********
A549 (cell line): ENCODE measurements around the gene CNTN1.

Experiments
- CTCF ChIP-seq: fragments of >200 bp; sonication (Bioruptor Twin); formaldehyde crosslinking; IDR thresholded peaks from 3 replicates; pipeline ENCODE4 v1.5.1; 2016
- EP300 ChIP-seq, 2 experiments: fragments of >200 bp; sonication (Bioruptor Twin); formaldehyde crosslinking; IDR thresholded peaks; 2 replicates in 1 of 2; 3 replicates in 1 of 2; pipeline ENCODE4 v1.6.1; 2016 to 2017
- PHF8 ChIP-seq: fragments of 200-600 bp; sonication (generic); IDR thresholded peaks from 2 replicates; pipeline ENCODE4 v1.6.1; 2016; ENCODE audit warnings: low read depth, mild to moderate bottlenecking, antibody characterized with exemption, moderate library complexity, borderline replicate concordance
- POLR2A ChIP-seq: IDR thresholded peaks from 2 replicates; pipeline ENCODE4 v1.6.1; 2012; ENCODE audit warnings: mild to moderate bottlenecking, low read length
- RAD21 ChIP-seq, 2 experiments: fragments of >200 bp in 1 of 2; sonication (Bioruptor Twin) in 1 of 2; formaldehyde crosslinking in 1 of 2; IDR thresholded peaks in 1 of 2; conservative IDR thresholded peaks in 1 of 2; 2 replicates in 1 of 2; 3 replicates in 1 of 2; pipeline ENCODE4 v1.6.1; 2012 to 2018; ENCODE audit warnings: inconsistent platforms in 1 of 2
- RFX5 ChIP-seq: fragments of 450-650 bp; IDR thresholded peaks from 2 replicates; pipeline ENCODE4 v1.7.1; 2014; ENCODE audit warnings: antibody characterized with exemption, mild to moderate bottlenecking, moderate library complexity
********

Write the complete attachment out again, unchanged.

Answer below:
A549 (cell line): ENCODE measurements around the gene CNTN1.

Experiments
- CTCF ChIP-seq: fragments of >200 bp; sonication (Bioruptor Twin); formaldehyde crosslinking; IDR thresholded peaks from 3 replicates; pipeline ENCODE4 v1.5.1; 2016
- EP300 ChIP-seq, 2 experiments: fragments of >200 bp; sonication (Bioruptor Twin); formaldehyde crosslinking; IDR thresholded peaks; 2 replicates in 1 of 2; 3 replicates in 1 of 2; pipeline ENCODE4 v1.6.1; 2016 to 2017
- PHF8 ChIP-seq: fragments of 200-600 bp; sonication (generic); IDR thresholded peaks from 2 replicates; pipeline ENCODE4 v1.6.1; 2016; ENCODE audit warnings: low read depth, mild to moderate bottlenecking, antibody characterized with exemption, moderate library complexity, borderline replicate concordance
- POLR2A ChIP-seq: IDR thresholded peaks from 2 replicates; pipeline ENCODE4 v1.6.1; 2012; ENCODE audit warnings: mild to moderate bottlenecking, low read length
- RAD21 ChIP-seq, 2 experiments: fragments of >200 bp in 1 of 2; sonication (Bioruptor Twin) in 1 of 2; formaldehyde crosslinking in 1 of 2; IDR thresholded peaks in 1 of 2; conservative IDR thresholded peaks in 1 of 2; 2 replicates in 1 of 2; 3 replicates in 1 of 2; pipeline ENCODE4 v1.6.1; 2012 to 2018; ENCODE audit warnings: inconsistent platforms in 1 of 2
- RFX5 ChIP-seq: fragments of 450-650 bp; IDR thresholded peaks from 2 replicates; pipeline ENCODE4 v1.7.1; 2014; ENCODE audit warnings: antibody characterized with exemption, mild to moderate bottlenecking, moderate library complexity